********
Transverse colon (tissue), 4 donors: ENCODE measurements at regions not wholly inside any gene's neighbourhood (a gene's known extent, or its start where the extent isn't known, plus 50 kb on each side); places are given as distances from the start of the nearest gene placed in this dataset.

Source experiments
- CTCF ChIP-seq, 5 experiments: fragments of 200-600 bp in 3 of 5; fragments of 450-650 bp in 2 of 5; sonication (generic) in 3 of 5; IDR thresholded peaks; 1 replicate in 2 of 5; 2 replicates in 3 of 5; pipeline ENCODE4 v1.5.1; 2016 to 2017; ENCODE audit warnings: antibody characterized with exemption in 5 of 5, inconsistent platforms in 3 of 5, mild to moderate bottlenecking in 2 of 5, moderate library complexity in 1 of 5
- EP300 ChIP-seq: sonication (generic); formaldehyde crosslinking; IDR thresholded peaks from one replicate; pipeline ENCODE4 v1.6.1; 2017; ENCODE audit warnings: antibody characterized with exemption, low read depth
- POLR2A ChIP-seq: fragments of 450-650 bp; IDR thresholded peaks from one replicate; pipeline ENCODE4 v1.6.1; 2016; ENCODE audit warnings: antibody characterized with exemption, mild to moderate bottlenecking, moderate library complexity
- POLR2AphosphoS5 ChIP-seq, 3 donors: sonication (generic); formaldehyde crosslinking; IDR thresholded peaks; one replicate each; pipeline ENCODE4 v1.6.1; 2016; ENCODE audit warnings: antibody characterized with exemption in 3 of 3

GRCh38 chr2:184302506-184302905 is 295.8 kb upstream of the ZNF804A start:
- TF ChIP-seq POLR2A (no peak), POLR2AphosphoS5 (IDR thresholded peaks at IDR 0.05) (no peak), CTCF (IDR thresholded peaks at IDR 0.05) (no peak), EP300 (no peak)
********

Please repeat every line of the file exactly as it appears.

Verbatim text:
Transverse colon (tissue), 4 donors: ENCODE measurements at regions not wholly inside any gene's neighbourhood (a gene's known extent, or its start where the extent isn't known, plus 50 kb on each side); places are given as distances from the start of the nearest gene placed in this dataset.

Source experiments
- CTCF ChIP-seq, 5 experiments: fragments of 200-600 bp in 3 of 5; fragments of 450-650 bp in 2 of 5; sonication (generic) in 3 of 5; IDR thresholded peaks; 1 replicate in 2 of 5; 2 replicates in 3 of 5; pipeline ENCODE4 v1.5.1; 2016 to 2017; ENCODE audit warnings: antibody characterized with exemption in 5 of 5, inconsistent platforms in 3 of 5, mild to moderate bottlenecking in 2 of 5, moderate library complexity in 1 of 5
- EP300 ChIP-seq: sonication (generic); formaldehyde crosslinking; IDR thresholded peaks from one replicate; pipeline ENCODE4 v1.6.1; 2017; ENCODE audit warnings: antibody characterized with exemption, low read depth
- POLR2A ChIP-seq: fragments of 450-650 bp; IDR thresholded peaks from one replicate; pipeline ENCODE4 v1.6.1; 2016; ENCODE audit warnings: antibody characterized with exemption, mild to moderate bottlenecking, moderate library complexity
- POLR2AphosphoS5 ChIP-seq, 3 donors: sonication (generic); formaldehyde crosslinking; IDR thresholded peaks; one replicate each; pipeline ENCODE4 v1.6.1; 2016; ENCODE audit warnings: antibody characterized with exemption in 3 of 3

GRCh38 chr2:184302506-184302905 is 295.8 kb upstream of the ZNF804A start:
- TF ChIP-seq POLR2A (no peak), POLR2AphosphoS5 (IDR thresholded peaks at IDR 0.05) (no peak), CTCF (IDR thresholded peaks at IDR 0.05) (no peak), EP300 (no peak)